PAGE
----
Eating Utensil Type Can Influence How Things Taste, Study Finds

Your utensil could have an impact on your eating experience, according to a new study.

Researchers from the University of Oxford found that the color of a utensil, kind of utensil and material of a utensil can all factor into how food tastes or feels in our mouths.

"Subtly changing eating implements and tableware can affect how pleasurable, or filling, food appears," study researcher Dr. Vanessa Harrar said in a statement. The findings could be used to "help control eating patterns such as portion size or how much salt is added to food. Alternatively, people may be able to make better food choices if their ingrained color associations are disrupted by less constant advertising and packaging."

The study, published in the journal Flavour, included three separate experiments. For the first experiment, researchers had study participants eat yogurt from different spoons, including a plastic spoon and a "heavy" teaspoon. When yogurt was eaten from the plastic spoon, they reported that it tasted "denser and more expensive," while yogurt eaten from the heavy teaspoon was considered the "least dense, least expensive, and as one of the least liked, but it was also rated as the sweetest."

For the second experiment, researchers sought to understand if the color of the spoon mattered. When study participants ate white-colored yogurt from a white spoon, they said that it tasted sweeter and more expensive, compared with pink-colored yogurt eaten from a white spoon.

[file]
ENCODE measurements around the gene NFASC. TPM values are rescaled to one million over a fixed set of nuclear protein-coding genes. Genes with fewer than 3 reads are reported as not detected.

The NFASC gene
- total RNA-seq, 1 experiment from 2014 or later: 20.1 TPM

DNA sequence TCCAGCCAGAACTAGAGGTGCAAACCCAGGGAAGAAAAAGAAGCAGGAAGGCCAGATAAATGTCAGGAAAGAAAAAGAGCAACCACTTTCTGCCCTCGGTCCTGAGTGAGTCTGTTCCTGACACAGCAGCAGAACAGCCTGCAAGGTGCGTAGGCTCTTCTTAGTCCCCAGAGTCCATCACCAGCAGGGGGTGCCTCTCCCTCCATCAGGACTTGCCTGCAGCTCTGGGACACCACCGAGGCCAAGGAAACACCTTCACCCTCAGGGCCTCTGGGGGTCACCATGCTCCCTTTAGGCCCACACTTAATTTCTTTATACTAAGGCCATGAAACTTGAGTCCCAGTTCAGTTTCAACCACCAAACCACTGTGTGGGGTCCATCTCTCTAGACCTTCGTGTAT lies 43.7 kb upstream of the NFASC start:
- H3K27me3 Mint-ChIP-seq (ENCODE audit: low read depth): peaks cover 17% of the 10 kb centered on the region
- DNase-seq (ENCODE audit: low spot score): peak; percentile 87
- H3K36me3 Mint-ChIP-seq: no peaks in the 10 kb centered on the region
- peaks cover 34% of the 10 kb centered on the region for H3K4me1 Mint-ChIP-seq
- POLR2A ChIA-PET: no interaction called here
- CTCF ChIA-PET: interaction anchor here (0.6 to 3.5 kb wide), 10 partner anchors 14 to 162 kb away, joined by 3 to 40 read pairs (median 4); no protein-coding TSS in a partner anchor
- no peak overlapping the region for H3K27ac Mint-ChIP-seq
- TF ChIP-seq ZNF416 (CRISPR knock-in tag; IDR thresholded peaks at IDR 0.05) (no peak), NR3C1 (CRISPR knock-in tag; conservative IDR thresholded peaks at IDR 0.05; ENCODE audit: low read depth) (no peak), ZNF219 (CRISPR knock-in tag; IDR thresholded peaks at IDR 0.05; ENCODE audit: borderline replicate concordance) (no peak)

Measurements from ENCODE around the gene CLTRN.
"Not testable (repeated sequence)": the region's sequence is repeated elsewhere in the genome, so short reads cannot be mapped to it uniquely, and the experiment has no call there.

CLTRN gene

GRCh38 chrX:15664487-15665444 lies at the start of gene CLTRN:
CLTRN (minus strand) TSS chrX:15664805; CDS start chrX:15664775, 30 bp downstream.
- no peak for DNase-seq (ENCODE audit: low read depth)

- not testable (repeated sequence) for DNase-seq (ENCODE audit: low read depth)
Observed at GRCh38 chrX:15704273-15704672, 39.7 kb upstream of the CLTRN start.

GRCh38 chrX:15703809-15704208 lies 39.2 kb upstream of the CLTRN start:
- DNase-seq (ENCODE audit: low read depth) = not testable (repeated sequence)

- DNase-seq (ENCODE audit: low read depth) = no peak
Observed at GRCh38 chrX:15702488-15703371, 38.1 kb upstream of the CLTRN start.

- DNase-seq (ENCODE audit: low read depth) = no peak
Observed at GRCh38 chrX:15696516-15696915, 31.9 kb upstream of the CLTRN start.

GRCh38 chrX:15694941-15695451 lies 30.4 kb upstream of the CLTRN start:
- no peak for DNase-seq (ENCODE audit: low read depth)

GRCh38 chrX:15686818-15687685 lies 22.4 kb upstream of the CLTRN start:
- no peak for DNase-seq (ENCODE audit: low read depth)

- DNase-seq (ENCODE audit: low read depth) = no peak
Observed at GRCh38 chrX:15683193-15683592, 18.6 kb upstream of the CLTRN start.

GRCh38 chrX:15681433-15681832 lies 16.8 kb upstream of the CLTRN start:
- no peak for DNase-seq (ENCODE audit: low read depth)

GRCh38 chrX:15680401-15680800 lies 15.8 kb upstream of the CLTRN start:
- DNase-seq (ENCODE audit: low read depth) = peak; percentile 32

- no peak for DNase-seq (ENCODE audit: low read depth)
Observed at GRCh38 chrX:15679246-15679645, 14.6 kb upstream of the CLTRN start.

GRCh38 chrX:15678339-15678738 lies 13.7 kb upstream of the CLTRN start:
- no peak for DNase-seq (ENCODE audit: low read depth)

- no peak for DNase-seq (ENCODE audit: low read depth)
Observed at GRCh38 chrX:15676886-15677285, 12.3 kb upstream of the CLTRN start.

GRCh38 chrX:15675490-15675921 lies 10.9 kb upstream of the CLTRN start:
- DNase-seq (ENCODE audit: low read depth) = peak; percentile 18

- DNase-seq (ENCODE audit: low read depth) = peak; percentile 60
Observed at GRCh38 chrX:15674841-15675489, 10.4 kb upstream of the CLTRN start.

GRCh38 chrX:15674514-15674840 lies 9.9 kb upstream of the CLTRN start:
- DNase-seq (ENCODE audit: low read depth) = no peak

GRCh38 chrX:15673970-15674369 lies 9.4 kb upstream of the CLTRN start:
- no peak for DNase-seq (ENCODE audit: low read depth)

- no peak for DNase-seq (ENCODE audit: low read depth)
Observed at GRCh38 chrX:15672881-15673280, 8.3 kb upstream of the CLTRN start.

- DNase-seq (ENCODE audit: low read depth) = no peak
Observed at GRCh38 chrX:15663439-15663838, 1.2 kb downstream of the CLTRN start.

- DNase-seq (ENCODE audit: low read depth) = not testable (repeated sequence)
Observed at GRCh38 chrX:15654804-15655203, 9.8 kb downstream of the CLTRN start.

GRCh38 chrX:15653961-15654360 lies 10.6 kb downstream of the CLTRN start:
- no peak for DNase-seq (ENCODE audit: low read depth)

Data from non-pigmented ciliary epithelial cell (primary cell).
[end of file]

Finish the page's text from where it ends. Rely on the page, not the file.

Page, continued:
And in the third experiment, researchers had study participants sample cheese from different kinds of cutlery, including a toothpick and a knife. The participants were more likely to say that the cheese was saltier if they ate it from a knife. Since most people don't eat cheese with knives, "this unusual behaviour might perhaps have caused the increase in perceived saltiness," the researchers noted in the study.

"Alternatively, experience may play a role. In cheese shops, samples are often given directly from the knife," they wrote. "Cheese shops often sell more aged, therefore saltier cheeses. Eating cheese from the knife may therefore have brought out additional perceived saltiness. Cheese samples given out at cheese shops or food stores are one of the few times where extrapolating from single sample laboratory conditions seem to mimic real life."

Recently, European researchers found that the color of a cup can affect the way a drink tastes, too. Researchers from the University of Oxford and the Polytechnic University of Valencia found that hot chocolate seems to taste better when its drunk out of an orange or cream-colored cup, compared with a white or red colored cup, Agence France Press reported.

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